The Ugandan People’s Defence Force (UPDF) has been hunting Joseph Kony, the rebel leader of the Lord’s Resistance Army (LRA) for nearly 25 years. It’s estimated that the LRA has killed more than 70,000 civilians and kidnapped approximately 40,000 children across four African countries. Today the search focuses on the Central African Republic. Image by Trevor Snapp. Central African Republic, 2012.
“He can always hide, but he can’t disappear completely,” Col. Joseph Balikuddembe, commander of Operation Lightning Thunder, told Newsweek’s Scott Johnson. “His days are numbered.” Here Balikuddembe travels on an air force helicopter to a remote operating base in the Central African Republic. Image by Trevor Snapp. Central African Republic, 2012.
Thirty-two UPDF soldiers travel through the Vovodo River in the Central African Republic searching for any sign of the LRA. Earlier this year, a different UPDF squad had killed an LRA soldier and captured another in the area. Image by Trevor Snapp. Central African Republic, 2012.
A UPDF soldier comes across a fire that has been extinguished in the Central African Republic bush, evidence that a LRA presence was in the area. Image by Trevor Snapp. Central African Republic, 2012.
A UPDF squad continues their search for Kony and the LRA in the Central African Republic. Survival in the bush is harsh and LRA rebels often resort to hunting antelope, wild boar and buffalo. Image by Trevor Snapp. Central African Republic, 2012.
A helicopter lands at a remote base in the Central African Republic, blurring the visibility in a swirl of dust. Image by Trevor Snapp. Central African Republic, 2012.
Col. Dick Prit Olum of the Ugandan African Union forces, shown here in South Sudan, commands 5,000 troops who are aiming to capture or kill Joseph Kony. His soldiers come from the armies of South Sudan, Central African Republic, and the Democratic Republic of Congo. Image by Trevor Snapp. South Sudan, 2012.
In South Sudan local civilians nicknamed “arrow boys” have been fighting back against the LRA incursions. In June 2011, the LRA abducted a boy and girl in Kidi. A local farmer learned about the incident and formed a small group of amateur soldiers who tracked the LRA, killed two of their men, and rescued the two kidnapped children. Image by Trevor Snapp. South Sudan, 2012.
Armed with arrows, guns, and some AK-47s, South Sudan’s “arrow boys” have successfully pushed back the LRA in some instances. Image by Trevor Snapp. South Sudan, 2012.
A U.N. truck drives along a road between Ezo and Yambio in South Sudan. Many roads in the area are dangerous at times due to the threat of an attack by the LRA. Image by Trevor Snapp. South Sudan, 2012.
The U.N.'s refugee agency runs a settlement in Ezo, South Sudan, for people who have fled violence caused by the LRA in Central African Republic. Image by Trevor Snapp. South Sudan, 2012.
Children attend school in Ezo, a border town in South Sudan, close to the Democratic Republic of Congo and the Central African Republic. Despite the fact that the Sudan People’s Liberation Army (SPLA) and the UPDF have troops in town, several children have still been abducted in the last two years. Image by Trevor Snapp. South Sudan, 2012.
Playing music provides a respite for two boys in a cathedral located between Ezo and Yambio in South Sudan. Image by Trevor Snapp. South Sudan, 2012.
Foster Mborigie Mizeredi, 8, was abducted by the LRA when he was 7 and forced to beat a man to death with a club. The man was murdered because he spoke Azande instead of Kony’s native language of Acholi. “All of us participated,” said Mizeredi. “I also had to beat him.” He eventually escaped but had to leave his sister behind, who was a sex slave for an LRA commander. Miseredi now lives with a host family as he doesn’t know where his parents are. Here, he sits outside a small house he built for himself. Image by Trevor Snapp. South Sudan, 2012.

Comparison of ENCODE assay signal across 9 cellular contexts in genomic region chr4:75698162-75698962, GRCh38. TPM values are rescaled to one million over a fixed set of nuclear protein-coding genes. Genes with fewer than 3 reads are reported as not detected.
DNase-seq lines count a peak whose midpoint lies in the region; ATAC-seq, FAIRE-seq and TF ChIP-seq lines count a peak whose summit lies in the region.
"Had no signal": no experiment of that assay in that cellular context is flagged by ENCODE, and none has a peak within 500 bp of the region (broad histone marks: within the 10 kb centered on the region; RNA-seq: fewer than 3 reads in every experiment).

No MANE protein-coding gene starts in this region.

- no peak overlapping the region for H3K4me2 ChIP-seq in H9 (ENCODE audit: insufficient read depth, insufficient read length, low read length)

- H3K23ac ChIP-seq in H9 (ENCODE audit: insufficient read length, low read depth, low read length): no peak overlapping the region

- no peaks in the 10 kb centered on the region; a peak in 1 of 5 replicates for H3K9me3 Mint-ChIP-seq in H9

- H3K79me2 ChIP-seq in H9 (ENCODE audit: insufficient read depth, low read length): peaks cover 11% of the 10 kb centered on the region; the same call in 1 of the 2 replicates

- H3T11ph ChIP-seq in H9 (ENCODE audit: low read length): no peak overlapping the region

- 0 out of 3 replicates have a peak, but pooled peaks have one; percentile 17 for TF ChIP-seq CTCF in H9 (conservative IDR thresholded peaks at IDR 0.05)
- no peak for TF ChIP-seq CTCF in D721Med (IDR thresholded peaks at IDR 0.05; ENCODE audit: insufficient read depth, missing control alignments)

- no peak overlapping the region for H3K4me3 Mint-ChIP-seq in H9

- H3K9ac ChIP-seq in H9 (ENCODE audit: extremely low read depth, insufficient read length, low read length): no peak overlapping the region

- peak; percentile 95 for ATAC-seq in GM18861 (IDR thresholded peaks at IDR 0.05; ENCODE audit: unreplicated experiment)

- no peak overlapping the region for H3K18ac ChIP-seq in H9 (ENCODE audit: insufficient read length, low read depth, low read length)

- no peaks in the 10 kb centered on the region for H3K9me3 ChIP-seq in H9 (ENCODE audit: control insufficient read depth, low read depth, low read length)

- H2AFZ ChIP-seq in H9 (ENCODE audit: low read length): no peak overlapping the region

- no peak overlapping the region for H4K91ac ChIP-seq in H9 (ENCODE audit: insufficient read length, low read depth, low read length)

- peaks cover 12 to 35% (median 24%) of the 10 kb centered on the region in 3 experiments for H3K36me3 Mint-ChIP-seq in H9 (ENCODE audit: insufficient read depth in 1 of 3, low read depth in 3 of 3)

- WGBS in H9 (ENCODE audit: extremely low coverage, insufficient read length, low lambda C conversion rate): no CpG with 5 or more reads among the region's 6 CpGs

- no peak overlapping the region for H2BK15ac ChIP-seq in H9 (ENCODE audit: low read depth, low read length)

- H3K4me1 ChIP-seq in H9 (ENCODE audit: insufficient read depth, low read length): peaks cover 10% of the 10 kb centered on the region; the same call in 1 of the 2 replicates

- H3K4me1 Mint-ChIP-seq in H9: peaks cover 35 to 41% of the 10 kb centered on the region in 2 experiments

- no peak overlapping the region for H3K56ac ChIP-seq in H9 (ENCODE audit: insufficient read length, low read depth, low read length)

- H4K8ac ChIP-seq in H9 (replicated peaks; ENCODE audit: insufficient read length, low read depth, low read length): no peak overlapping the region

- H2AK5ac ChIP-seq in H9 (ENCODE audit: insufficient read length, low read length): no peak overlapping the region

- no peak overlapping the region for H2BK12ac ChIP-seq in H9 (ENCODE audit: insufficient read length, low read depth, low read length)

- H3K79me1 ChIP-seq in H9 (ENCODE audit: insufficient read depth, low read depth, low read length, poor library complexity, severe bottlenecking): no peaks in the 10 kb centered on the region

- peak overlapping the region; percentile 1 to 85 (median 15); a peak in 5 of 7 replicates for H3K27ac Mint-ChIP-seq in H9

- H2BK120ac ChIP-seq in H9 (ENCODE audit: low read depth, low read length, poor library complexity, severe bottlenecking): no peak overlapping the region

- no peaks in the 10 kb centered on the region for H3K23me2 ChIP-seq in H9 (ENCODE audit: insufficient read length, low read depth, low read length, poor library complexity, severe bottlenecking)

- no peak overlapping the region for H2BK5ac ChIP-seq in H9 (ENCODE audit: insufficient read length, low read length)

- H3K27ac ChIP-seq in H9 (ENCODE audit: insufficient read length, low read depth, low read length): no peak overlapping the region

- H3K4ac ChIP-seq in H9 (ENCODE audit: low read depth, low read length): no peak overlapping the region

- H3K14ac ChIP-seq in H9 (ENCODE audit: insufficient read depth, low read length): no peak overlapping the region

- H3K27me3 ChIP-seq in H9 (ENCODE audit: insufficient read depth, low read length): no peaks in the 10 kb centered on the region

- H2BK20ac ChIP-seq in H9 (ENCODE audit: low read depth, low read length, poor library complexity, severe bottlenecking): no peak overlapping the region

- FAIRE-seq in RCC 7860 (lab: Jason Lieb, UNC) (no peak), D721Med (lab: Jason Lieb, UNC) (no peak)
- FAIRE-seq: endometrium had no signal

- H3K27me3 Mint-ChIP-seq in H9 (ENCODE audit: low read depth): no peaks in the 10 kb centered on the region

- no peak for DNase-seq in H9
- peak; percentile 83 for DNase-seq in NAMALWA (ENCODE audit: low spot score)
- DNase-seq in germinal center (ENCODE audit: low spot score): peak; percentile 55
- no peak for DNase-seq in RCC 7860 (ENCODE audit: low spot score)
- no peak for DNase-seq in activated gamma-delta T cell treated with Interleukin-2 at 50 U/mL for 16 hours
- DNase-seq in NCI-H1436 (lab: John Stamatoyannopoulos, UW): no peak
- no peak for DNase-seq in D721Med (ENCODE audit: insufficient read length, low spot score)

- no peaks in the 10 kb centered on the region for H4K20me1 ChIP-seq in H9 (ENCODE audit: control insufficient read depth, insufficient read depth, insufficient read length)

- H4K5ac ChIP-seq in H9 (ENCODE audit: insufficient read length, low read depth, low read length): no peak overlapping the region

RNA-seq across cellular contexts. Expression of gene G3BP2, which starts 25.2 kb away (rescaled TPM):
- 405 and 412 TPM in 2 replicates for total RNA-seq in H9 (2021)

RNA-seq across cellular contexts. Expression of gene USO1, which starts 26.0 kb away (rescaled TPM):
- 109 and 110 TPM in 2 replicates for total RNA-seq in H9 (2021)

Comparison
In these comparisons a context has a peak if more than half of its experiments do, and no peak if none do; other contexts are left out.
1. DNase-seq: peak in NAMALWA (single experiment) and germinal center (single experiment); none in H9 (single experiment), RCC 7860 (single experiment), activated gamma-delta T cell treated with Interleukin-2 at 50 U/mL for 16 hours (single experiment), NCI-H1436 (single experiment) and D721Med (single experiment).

Residents in Ezo carry water while a South Sudan soldier keeps watch. Image by Trevor Snapp. South Sudan, 2012.

The Ugandan People’s Defence Force (UPDF) has been hunting Joseph Kony, the rebel leader of the Lord’s Resistance Army (LRA) for nearly 25 years. It’s estimated that the LRA has killed more than 70,000 civilians and kidnapped approximately 40,000 children across four countries. Kony and his commanders have forced abducted children to murder their own families and have cut off the lips, noses and ears of their victims. In 2005, the International Criminal Court indicted Kony and two of his senior LRA commanders on charges of crimes against humanity. The UNDP’s effort has recently received funding from the Obama administration assistance from U.S. Special Forces. A documentary video produced by the NGO Invisible Children recently gave the issue international attention. Today the search, known as Operation Lighting Thunder, focuses on the Central African Republic.

Trevor's slideshow accompanied a Newsweek Article by Scott Johnson. Below is an excerpt of the article:

Maj. Richard Kidega threaded his way through a thicket of sweet black trees and thorny underbrush when suddenly he drew to a halt. A young Ugandan soldier in front had raised a clenched fist: the sign to stop. With their AK-47s raised, Kidega and his men silently scanned the jungle for any signs of the enemy, such as fresh tracks or trampled brush. Hanging vines clogged the path. Dry leaves masked deep holes. The gully was an attractive place for an ambush. “It’s places just like this where the LRA likes to hide,” Kidega whispered, as the hunt for Joseph Kony, rebel leader of the Lord’s Resistance Army, slowly moved ahead.

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An immersive, transmedia book project for the iPad on the birth of the world's newest country from photographer Trevor Snapp and reporter Alan Boswell.

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